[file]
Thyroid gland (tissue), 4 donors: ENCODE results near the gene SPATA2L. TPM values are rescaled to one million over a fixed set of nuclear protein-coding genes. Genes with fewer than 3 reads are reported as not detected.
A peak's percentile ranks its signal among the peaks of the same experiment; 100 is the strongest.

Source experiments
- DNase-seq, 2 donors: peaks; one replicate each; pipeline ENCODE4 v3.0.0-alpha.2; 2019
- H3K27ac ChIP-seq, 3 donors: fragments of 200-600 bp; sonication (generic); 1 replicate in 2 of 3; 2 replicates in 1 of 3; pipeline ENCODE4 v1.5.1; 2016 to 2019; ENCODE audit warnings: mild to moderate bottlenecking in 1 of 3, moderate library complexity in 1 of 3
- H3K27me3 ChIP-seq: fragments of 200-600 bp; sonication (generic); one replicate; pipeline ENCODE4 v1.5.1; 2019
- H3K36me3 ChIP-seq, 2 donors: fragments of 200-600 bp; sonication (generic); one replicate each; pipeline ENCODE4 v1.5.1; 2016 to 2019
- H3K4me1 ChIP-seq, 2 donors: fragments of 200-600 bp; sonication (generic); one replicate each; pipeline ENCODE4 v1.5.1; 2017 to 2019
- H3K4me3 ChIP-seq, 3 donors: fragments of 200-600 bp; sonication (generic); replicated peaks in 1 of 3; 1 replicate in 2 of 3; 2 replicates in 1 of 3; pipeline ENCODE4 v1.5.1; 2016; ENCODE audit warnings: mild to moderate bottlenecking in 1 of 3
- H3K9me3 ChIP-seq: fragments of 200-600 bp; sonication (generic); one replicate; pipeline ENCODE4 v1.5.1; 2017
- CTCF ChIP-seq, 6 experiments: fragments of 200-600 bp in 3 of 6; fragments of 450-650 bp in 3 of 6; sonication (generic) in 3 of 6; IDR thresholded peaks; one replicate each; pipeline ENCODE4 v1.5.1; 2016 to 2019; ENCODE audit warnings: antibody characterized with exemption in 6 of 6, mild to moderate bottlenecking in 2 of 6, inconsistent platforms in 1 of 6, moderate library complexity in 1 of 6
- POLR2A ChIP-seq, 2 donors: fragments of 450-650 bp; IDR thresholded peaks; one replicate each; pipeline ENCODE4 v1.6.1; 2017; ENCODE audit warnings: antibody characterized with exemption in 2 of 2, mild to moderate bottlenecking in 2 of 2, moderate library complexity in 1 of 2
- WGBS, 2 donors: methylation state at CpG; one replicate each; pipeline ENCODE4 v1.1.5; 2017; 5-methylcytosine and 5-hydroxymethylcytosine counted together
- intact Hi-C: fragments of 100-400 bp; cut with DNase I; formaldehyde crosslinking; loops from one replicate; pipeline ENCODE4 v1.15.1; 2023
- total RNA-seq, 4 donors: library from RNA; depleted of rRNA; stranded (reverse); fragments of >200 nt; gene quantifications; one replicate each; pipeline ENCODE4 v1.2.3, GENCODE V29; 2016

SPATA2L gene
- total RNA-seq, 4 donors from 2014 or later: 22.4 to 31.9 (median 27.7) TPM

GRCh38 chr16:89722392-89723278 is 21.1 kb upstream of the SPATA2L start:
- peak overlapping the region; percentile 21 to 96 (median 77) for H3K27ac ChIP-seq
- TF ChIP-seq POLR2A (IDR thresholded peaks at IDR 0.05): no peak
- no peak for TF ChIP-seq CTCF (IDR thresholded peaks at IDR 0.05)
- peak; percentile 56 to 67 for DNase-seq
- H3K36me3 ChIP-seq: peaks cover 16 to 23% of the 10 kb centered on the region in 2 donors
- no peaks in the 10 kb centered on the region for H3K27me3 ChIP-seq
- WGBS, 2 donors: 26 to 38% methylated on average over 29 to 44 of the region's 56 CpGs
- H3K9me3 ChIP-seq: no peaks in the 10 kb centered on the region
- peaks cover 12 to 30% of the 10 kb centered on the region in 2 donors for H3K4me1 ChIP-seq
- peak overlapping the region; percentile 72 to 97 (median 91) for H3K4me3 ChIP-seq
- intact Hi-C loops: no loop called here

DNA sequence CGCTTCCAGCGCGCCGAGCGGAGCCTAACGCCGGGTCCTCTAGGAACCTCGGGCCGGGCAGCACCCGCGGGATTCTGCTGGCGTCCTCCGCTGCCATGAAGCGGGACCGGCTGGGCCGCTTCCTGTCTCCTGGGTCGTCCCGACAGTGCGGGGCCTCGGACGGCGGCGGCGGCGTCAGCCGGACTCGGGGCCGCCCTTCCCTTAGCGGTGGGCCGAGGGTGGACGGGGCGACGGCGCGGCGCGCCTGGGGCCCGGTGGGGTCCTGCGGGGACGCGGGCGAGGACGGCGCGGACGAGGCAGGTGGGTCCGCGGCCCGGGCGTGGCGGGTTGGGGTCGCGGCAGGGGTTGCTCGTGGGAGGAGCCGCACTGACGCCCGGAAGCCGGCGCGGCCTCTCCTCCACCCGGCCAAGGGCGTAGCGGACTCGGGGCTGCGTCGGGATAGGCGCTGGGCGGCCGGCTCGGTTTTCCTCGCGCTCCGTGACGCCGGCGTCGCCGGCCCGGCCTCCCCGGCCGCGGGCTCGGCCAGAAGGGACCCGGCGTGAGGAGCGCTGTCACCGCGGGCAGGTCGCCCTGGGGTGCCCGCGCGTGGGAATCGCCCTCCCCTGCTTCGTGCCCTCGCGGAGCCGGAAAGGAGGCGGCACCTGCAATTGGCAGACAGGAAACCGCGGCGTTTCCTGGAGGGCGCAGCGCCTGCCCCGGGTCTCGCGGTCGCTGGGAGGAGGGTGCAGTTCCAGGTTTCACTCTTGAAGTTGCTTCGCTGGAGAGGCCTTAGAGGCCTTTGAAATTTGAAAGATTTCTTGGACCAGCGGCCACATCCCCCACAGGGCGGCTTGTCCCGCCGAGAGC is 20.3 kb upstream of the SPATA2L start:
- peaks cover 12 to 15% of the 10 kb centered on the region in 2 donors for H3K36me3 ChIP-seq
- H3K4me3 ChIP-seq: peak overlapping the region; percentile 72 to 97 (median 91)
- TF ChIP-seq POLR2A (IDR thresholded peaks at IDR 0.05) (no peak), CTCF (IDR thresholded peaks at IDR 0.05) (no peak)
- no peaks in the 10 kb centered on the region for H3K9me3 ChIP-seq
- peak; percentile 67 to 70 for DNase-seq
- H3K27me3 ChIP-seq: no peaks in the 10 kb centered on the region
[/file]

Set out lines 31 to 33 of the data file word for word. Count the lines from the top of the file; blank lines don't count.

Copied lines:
- peaks cover 12 to 15% of the 10 kb centered on the region in 2 donors for H3K36me3 ChIP-seq
- H3K4me3 ChIP-seq: peak overlapping the region; percentile 72 to 97 (median 91)
- TF ChIP-seq POLR2A (IDR thresholded peaks at IDR 0.05) (no peak), CTCF (IDR thresholded peaks at IDR 0.05) (no peak)